When sellers are assessing their properties for sale, they may wonder what they need to disclose to the buyers. From flooding to mold, all homes hide their fair share of secrets, and sellers may not always be eager to confess it all. However, trying to hide the uglier parts of the structure can end up being a legal mistake that can cost a seller dearly. Learn more about the rules of disclosure, and why sellers are encouraged to tell it like it is.
The State of the Matter
What a seller has to disclose is dependent upon the state in which the property is located. However, most states will break down the categories into different types of hazardous conditions. This includes things like outdated wiring, termite damage, lead paint, or asbestos. Even if the seller believes the flaw to have been eradicated from the home, they're typically still required to disclose the information to the prospective buyer.
So if the basement was recently restored from water damage, sellers are required to not only tell the buyer, but also provide proof of the repairs. Any other structural deficiencies or location concerns (e.g., the home is located directly over an earthquake fault, etc.) will also need to be disclosed.
When to Disclose
Sellers can confuse the point of the inspection with their legal responsibility. A home inspection is meant to give buyers a cohesive picture of the condition of the property—it is not meant to serve as a substitute for seller disclosure. In other words, if a buyer sues the seller for misrepresenting their home, the inspection may not be admissible in the seller's defense. Real estate agents usually encourage their clients to write down all the facts of the home, whether it's required or not.
Legal Hot Water
Seller disclosure is one of the more complicated parts of the home sale. The onus is on the buyer to prove their case if they later discover a fatal flaw in the home. The buyer will have to convince a legal official that the flaw existed before the time of the sale, that the seller knew about the flaw at the time of sale, and that the seller explicitly lied or omitted the flaw. As sellers might imagine, this can be difficult to do.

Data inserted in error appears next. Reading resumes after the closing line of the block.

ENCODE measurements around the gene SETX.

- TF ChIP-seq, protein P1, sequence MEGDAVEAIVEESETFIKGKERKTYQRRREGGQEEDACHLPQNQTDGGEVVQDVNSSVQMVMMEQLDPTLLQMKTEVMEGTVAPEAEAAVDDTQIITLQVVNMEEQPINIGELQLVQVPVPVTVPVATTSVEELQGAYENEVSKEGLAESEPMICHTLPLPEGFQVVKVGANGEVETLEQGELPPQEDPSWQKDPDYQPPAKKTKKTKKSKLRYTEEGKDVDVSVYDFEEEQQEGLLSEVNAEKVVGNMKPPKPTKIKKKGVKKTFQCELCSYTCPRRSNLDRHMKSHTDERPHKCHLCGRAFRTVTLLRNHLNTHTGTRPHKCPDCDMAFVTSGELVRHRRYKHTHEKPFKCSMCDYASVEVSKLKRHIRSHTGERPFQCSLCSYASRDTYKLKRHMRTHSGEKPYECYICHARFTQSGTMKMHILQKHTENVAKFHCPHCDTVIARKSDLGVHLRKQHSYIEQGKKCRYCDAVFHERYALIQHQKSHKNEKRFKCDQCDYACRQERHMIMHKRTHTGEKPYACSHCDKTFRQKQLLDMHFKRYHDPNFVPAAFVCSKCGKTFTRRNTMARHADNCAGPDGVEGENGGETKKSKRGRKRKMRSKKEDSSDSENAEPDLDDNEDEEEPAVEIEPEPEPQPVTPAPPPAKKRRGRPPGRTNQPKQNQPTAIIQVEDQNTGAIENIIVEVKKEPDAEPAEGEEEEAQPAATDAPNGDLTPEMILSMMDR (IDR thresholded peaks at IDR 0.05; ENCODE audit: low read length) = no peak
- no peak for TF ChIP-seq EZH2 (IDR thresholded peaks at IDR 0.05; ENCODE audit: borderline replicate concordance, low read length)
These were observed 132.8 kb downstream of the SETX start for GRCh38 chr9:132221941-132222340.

But despite these facts, it's still better to be honest. For one, the real estate agent for the buyer will instantly warn their clients of a home with no (or very few) disclosed flaws. And even if a buyer can't prove their case against the seller, they can still tie up the seller's time, money, and energy with a lawsuit.
When to Sell As-Is
For homes that may have a lot of structural damage or hazardous conditions, it is possible to sell the home as-is:
- Disclosure: Sellers still have to be upfront about the state of their home with an as-is property. They may not be required to go over all flaws with the buyer (again, rules vary by state), but sellers are required to be honest when asked directly about the house.
- Repairs: With an as-is home, sellers are not required to make any repairs—regardless of the severity of the condition.
As-is homes will typically attract flippers rather than homebuyers, and the price may be significantly less than its potential market value. Still, some sellers just don't have the energy to negotiate with buyers about the cost to replace the furnace or repair the septic tank.
Disclosure for Durango home sellers can be a dangerous game, especially if the seller wants to gloss over a few of the more complicated details. Ultimately, the choice is up to the seller, but they should be aware of the consequences of keeping quiet.